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buy retin-a Online pharmacy viagra south africa Wynn and Lam passed the patient through the opening and into the hands of other volunteers stationed in the parking garage. A welcome breeze tunneled through the passageway. Wynn had no idea why it existed. Perhaps God had said there needed to be a hole there.

Glue Gun Stencil St. Patrick’s Day Shirt

glue gun stenciled st. patrick's day shirt

I’ve tried quite a few techniques for altering fabric:  stamping, dying, freezer-paper stenciling, etc.   As soon as I learned about glue gun stenciling I knew I had to try my hand at it. And, since green isn’t really a color my girls tend to have in their wardrobe, it seemed like a St. Patty’s day shirt would be the perfect project to give it a go.

 

How to Make a Glue Gun Stencil

The basic concept of making the stencil is super-simple:

  • Use a glue gun to create your design
  • Wait a little bit and let the glue to cool and harden
  • Carefully peel up the glue (you don’t want it breaking during the process of peeling it off)
  • Lay the stencil flat on the surface of your project
  • Paint over it
  • Remove stencil and smile

A Few Tips on Making and Using the Glue Gun Stencil

  1. Use wax paper.  I tried gluing my design onto wax paper, aluminum foil, freezer paper, and a glass plate to see which one would allow the glue to come up the easiest and the cleanest.  The wax paper was the easiest to get the glue off of.  Plus, it has the added benefit of being see-through so you can place a piece of paper under the wax paper with your design on it and trace over it with the glue gun.
  2. Spray a little Pam. Even with the wax paper, the glue was difficult to get completely off of the paper.  When I sprayed a little bit of cooking spray on the wax paper, the stencil was a breeze to get off. So, not only is it cleaner, but you’re more likely to maintain the integrity of your design.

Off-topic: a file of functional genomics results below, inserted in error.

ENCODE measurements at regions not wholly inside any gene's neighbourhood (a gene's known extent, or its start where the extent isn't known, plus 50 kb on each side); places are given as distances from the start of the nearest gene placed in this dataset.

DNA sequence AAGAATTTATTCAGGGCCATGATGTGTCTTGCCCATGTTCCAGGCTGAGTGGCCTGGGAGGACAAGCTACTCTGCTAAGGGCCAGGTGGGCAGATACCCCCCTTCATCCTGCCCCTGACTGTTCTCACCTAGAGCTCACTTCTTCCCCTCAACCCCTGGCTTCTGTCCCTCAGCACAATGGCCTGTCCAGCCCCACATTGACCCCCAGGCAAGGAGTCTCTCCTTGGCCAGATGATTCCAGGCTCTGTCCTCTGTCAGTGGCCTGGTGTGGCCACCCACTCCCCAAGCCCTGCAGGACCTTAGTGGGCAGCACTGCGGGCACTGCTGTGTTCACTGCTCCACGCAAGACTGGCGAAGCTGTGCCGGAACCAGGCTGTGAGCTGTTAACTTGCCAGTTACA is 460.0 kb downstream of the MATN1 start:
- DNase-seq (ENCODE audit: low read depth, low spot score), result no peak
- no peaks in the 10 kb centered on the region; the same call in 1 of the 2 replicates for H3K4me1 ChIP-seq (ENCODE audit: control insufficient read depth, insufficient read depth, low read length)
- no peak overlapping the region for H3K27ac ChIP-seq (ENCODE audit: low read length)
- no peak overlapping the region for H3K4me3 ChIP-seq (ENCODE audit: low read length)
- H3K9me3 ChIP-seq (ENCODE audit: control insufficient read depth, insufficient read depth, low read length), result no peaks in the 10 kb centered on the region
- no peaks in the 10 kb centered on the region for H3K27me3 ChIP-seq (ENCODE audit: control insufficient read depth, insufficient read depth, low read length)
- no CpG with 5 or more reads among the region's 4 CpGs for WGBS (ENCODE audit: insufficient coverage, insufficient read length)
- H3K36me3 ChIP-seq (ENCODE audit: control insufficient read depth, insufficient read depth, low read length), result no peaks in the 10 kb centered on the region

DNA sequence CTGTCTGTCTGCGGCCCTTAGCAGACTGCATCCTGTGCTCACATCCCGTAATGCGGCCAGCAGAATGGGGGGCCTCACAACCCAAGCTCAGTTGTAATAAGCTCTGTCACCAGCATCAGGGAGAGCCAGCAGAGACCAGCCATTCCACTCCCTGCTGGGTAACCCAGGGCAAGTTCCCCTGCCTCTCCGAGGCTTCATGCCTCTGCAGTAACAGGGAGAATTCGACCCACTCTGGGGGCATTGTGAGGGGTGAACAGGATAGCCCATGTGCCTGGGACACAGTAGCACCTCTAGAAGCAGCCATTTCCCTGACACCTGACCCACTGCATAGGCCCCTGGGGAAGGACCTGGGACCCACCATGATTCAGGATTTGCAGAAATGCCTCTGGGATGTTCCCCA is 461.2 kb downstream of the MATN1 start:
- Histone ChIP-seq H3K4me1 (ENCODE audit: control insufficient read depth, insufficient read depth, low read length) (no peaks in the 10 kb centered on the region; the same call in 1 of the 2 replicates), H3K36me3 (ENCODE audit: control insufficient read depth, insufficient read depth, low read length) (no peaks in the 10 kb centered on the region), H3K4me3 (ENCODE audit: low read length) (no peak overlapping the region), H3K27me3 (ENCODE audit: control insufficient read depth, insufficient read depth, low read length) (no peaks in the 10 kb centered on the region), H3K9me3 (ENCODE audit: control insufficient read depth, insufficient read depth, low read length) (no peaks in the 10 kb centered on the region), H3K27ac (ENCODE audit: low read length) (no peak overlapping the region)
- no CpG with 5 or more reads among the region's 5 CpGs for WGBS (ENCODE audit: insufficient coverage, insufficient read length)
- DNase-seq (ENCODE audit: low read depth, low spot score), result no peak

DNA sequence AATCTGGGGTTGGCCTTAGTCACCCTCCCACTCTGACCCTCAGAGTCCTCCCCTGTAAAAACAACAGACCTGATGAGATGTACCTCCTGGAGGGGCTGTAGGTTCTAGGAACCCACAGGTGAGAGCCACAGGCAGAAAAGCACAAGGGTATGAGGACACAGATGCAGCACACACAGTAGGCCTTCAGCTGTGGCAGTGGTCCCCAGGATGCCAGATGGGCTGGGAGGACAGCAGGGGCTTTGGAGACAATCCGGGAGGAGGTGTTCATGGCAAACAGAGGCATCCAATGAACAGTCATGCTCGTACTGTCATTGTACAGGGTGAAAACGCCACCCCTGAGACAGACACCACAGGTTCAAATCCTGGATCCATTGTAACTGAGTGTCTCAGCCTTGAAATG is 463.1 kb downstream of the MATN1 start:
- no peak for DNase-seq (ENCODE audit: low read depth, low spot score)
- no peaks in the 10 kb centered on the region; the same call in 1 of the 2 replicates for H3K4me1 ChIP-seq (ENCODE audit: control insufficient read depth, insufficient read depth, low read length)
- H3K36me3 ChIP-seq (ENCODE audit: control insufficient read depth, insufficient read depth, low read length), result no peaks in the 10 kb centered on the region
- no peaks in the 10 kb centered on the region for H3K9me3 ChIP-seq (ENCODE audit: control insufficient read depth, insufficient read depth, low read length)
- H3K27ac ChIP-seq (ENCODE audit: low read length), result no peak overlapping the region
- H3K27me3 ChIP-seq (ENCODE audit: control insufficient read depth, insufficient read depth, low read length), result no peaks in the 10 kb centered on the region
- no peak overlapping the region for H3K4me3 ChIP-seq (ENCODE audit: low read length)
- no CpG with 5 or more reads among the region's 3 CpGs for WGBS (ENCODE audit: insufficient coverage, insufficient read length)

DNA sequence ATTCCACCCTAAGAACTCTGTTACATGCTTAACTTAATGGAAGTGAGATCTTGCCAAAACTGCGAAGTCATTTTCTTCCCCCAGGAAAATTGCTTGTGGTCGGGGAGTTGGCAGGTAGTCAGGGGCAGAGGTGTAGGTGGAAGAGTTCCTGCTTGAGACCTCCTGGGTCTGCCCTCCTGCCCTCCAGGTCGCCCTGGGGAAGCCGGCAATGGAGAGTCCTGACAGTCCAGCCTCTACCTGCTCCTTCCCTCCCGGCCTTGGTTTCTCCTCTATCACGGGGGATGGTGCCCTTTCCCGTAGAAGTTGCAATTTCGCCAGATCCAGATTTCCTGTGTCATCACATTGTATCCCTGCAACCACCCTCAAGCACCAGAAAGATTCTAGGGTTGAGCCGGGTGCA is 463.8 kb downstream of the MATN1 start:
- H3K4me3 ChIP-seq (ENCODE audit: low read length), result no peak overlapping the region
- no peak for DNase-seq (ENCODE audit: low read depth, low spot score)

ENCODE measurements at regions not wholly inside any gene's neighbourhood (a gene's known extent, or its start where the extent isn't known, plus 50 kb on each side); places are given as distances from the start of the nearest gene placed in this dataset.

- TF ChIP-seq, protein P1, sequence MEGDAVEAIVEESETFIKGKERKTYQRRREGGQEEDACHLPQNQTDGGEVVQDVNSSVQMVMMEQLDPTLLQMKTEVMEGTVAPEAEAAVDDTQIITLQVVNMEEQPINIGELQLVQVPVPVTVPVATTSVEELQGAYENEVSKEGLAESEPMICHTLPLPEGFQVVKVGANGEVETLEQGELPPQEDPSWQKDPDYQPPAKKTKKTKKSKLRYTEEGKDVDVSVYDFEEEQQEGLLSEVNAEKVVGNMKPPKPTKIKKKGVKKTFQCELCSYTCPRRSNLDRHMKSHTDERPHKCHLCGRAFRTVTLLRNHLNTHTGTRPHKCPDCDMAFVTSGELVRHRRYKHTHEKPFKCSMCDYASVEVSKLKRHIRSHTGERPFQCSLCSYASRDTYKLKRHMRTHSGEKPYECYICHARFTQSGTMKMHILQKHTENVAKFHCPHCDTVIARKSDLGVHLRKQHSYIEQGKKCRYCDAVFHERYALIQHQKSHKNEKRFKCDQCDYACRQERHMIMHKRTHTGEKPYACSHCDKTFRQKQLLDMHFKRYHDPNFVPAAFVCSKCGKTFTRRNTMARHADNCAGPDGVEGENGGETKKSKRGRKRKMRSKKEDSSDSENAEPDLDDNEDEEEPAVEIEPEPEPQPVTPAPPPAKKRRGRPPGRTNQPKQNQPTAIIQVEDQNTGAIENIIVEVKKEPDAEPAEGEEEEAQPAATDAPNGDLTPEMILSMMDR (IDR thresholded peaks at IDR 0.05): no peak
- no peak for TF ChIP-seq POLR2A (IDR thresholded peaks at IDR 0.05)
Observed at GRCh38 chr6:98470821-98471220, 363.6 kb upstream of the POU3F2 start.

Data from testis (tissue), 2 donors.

3. Keep your glue thick. If your design allows it, you’ll have a much easier time if you can maintain a good thick stream of glue from your glue gun.

 

glue gun stencil

 

On Painting

I wasn’t sure which fabric spray to go with, so I picked up both and I’m so glad I did.  On the left is the Tulip Fabric Spray Paint, and on the right is the Simply Spray Stencil Spray.  The Tulip fabric spray was by far the better fabric spray paint.  For one thing, it sprayed better. Unfortunately, the Simply Spray would only come out in huge drops and everything you see on the paper towel is all I could get out of it. It actually stopped working at this point. I read the directions, but there’s always the possibility of user-error, so I’m not quite ready to throw Simply Spray under the bus.

In any case, I went with the Tulip spray paint.

paint-samples

The glue gun stencils came off very easily with not sticking or unwanted marks left behind.

shamrock-stencil

I used cardboard between the layers of the shirts to make sure no paint went through to the other side. You could also use poster board, or even freezer paper.  Anything flat and mostly impermeable.

glue gun stencil shirts

It didn’t take long for the shirts to dry and they were easy and fun enough that I’ll likely use them with the kids next time.

glue gun stencil shirt for st. patrick day

What do you think about the glue gun stencil? Have you tried this process before?  If anybody has any extra tips they’d like to share I’d love to hear them!

 

KCWC at Elsie Marlie

If you sew and have kids you will definitely want to join in on this big sewing party! Meg (Elsie Marley) hosts the Kids Clothes Week Challenge twice each year, Spring and Fall, and it’s basically 7 days of frenzied sewing. It’s always fun to join in with other sewists on the same mission and see what everyone else is making.

I think I end up putting all of my kids’ sewing off until this challenge, because I know I’ll be more likely to get it done! I’m still collecting ideas and patterns, but here is a bit of inspiration from my Little Girly Style board on Pinterest, which I’m sure to be pulling from during this little sewing stint.

little girly style pinterest sources: 1.via  2. Etsy shop Heart and Sew  3. Tree Fall Studio  4. Party of Eight  5. via  6. Oliver + S  7. via

Meg also just put together a KCWC pin board, so be sure to check that out for tons of inspiration!

I tend to focus on girly stuff since that’s what I have, but I’ll be sure to put together some rockin’ boy stuff soon!

Tutorial: 3 No-Sew Halloween Onesies